The Seven Wonders of the World

As this list was originally devised by the ancient Greeks, what better place to have more information on the lot of them than Zeus Heaven. Actually there have been many lists drawn up by many a famous Greek, but the lists containing those monument we know best were been compiled by Antipater of Sidon and Phidon of Byzantium.

Most Greek travelers and other list makers seemed to have agreed on the first six wonders, but the seventh one remained a bit of a problem.

> Should we count the Walls of Babylon?

< But we already have the Hanging Gardens there, and besides, they’re Persian.

> True, how about Cyrus Palace?

< Another pesky Persian.

> I know! Let’s add the Pharos lighthouse in Alexandria.

< Eureka, that’s a wonderful idea!

Well, possibly, but not likely. Anyroad, the lighthouse was finally added in the 6th century AD.

As you may have noticed, all the Seven Wonders are located close to Greece, which is of course logical if you look at the list from the viewpoint of the ancient Greek tourist. Non of them were likely to have come close to structures like Stonehenge or the Great Wall of China. However, you have to remember that these Wonders could not all be visited during a single point in time. Many of them were already in ruins, like the Babylon Gardens. Others, like the Colossus of Rhodes only survived for 50 years before an earthquake leveled the statue. The only one that hasn’t changed much since the Greeks made their list is the oldest one of all, the Great Pyramid at Giza (or as Pharaoh players know it: Rostja).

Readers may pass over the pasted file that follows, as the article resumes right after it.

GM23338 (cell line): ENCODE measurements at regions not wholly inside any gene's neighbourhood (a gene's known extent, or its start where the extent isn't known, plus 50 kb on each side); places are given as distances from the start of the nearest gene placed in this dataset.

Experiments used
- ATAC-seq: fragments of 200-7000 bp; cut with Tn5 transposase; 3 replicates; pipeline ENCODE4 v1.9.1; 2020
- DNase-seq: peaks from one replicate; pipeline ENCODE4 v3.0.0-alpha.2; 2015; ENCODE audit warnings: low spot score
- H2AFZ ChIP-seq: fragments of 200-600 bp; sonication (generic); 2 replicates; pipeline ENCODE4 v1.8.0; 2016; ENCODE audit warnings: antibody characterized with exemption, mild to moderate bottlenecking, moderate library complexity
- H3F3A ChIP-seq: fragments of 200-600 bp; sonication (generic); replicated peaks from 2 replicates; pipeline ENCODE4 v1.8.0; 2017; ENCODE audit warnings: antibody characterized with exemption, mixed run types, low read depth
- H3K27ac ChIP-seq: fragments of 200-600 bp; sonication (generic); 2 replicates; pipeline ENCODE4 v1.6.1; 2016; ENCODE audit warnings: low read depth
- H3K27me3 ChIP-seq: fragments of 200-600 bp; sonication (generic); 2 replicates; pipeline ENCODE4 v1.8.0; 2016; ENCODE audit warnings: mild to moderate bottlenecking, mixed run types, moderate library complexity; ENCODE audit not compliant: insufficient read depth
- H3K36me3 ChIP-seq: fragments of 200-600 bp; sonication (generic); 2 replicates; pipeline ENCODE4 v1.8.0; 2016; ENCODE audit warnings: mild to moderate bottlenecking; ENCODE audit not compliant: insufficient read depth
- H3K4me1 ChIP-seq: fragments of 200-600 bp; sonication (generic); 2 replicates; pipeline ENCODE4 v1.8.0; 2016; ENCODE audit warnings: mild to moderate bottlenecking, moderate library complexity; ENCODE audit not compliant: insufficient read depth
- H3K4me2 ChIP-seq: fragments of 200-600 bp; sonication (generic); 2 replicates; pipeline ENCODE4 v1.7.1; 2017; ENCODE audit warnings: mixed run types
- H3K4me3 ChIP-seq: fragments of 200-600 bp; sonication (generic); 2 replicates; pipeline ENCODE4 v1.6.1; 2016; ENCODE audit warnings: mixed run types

So here’s the list of the Seven Wonders of the World, in a more or less chronological order.

Some of these little chapters may contain some additional data on other famous structures in the same area.

Angel Jayhawk

With thanks to the Museum of Unnatural Mystery and several other sites.